Words related to atomic

atomistic (adj.)
1809, in reference to the classical philosophical or metaphysical doctrine of atomism (1670s); modern sense (logical atomism) traces to 1914 and Bertrand Russell and the philosophy that, "while maintaining that there are many things, ... denies that there is a whole composed of these things."
atom (n.)
late 15c., as a hypothetical indivisible extremely minute body, the building block of the universe, from Latin atomus (especially in Lucretius) "indivisible particle," from Greek atomos "uncut, unhewn; indivisible," from a- "not" (see a- (3)) + tomos "a cutting," from temnein "to cut" (from PIE root *tem- "to cut"). An ancient term of philosophical speculation (in Leucippus, Democritus); revived scientifically 1805 by British chemist John Dalton. In late classical and medieval use also a unit of time, 22,560 to the hour. Atom bomb is from 1945 as both a noun and a verb; compare atomic.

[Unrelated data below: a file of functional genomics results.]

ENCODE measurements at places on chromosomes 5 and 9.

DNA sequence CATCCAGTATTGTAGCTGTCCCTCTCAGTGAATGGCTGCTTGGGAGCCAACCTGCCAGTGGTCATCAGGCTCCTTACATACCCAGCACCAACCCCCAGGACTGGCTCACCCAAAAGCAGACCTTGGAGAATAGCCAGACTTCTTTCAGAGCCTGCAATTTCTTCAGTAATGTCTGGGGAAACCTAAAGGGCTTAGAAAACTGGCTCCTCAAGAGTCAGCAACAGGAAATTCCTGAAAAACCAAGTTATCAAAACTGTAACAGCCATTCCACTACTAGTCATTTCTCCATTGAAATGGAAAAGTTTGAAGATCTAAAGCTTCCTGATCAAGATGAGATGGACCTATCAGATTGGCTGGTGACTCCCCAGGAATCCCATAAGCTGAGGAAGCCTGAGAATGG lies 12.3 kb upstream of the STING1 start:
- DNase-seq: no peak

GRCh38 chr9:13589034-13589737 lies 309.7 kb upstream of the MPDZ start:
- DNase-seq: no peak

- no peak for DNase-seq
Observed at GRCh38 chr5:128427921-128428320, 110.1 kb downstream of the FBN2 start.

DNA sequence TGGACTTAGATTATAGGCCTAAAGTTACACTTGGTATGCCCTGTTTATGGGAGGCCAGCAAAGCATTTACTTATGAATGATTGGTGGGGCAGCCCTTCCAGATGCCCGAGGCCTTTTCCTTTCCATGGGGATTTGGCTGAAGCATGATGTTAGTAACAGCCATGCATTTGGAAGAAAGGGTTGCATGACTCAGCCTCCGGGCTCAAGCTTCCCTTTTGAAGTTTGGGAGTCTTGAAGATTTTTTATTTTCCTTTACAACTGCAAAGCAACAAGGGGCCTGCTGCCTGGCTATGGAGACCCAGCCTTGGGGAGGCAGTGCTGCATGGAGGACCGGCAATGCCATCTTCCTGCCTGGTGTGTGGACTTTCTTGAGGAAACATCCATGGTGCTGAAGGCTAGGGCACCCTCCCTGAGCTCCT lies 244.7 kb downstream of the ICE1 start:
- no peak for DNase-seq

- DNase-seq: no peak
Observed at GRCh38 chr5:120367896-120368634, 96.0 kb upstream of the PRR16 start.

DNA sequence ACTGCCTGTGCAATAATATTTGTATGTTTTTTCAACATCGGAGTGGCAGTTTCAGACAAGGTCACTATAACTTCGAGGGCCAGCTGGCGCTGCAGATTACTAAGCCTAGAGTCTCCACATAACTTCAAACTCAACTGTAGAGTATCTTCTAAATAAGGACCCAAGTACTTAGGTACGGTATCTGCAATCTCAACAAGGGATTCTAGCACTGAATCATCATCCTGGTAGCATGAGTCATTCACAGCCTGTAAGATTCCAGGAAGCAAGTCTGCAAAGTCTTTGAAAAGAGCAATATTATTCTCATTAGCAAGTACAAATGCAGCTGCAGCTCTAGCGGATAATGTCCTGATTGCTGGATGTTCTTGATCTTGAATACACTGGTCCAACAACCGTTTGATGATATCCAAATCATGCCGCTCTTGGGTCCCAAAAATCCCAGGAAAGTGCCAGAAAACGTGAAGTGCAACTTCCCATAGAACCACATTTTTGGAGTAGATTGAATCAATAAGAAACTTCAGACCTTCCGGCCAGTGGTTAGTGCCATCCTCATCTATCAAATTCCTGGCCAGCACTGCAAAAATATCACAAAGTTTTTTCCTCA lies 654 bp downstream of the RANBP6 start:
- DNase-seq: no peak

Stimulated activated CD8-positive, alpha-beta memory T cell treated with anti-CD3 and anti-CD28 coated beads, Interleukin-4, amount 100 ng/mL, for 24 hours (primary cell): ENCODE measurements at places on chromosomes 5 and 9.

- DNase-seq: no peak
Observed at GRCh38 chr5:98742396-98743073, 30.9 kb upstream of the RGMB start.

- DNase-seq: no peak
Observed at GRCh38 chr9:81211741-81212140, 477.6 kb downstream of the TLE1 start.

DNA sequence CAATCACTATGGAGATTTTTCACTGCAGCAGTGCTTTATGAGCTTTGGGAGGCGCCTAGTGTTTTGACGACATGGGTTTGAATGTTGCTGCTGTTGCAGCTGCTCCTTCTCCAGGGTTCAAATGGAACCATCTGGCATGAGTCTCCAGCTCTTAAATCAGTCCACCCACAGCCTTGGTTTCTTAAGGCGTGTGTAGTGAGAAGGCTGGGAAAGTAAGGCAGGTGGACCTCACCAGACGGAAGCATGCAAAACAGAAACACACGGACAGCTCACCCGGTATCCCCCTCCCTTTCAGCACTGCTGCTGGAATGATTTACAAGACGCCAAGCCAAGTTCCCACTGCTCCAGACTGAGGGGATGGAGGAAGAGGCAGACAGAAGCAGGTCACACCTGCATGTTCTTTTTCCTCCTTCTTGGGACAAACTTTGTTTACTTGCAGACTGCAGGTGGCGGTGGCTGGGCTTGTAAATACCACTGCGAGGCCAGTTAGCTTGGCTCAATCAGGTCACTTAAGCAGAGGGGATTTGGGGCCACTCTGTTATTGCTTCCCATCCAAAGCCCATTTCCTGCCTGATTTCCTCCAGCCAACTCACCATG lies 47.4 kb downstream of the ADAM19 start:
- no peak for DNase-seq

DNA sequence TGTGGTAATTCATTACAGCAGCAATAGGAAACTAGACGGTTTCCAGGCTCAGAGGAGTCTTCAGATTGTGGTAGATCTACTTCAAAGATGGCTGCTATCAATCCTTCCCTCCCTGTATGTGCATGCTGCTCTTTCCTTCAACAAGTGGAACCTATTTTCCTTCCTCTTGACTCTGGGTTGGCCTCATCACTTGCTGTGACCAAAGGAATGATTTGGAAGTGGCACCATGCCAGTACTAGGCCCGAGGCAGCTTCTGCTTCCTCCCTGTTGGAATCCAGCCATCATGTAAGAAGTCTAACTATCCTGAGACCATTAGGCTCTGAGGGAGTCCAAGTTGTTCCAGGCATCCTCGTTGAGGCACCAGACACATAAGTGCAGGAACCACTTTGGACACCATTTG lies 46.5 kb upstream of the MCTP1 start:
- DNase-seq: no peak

Middle English -ik, -ick, word-forming element making adjectives, "having to do with, having the nature of, being, made of, caused by, similar to," from French -ique and directly from Latin -icus or from cognate Greek -ikos "in the manner of; pertaining to." From PIE adjective suffix *-(i)ko, which also yielded Slavic -isku, adjectival suffix indicating origin, the source of the -sky (Russian -skii) in many surnames. In chemistry, indicating a higher valence than names in -ous (first in benzoic, 1791).

In Middle English and after often spelled -ick, -ike, -ique. Variant forms in -ick (critick, ethick) were common in early Modern English and survived in English dictionaries into early 19c. This spelling was supported by Johnson but opposed by Webster, who prevailed.

pre-atomic (adj.)

"before the atomic age," 1914, in "World Set Free," in which H.G. Wells anticipates the word the future would use to look back from a time defined by events that hadn't yet happened in his day; from pre- + atomic.

sub-atomic (adj.)
also subatomic, 1874, from sub- + atomic. Sub-atom is attested from 1868.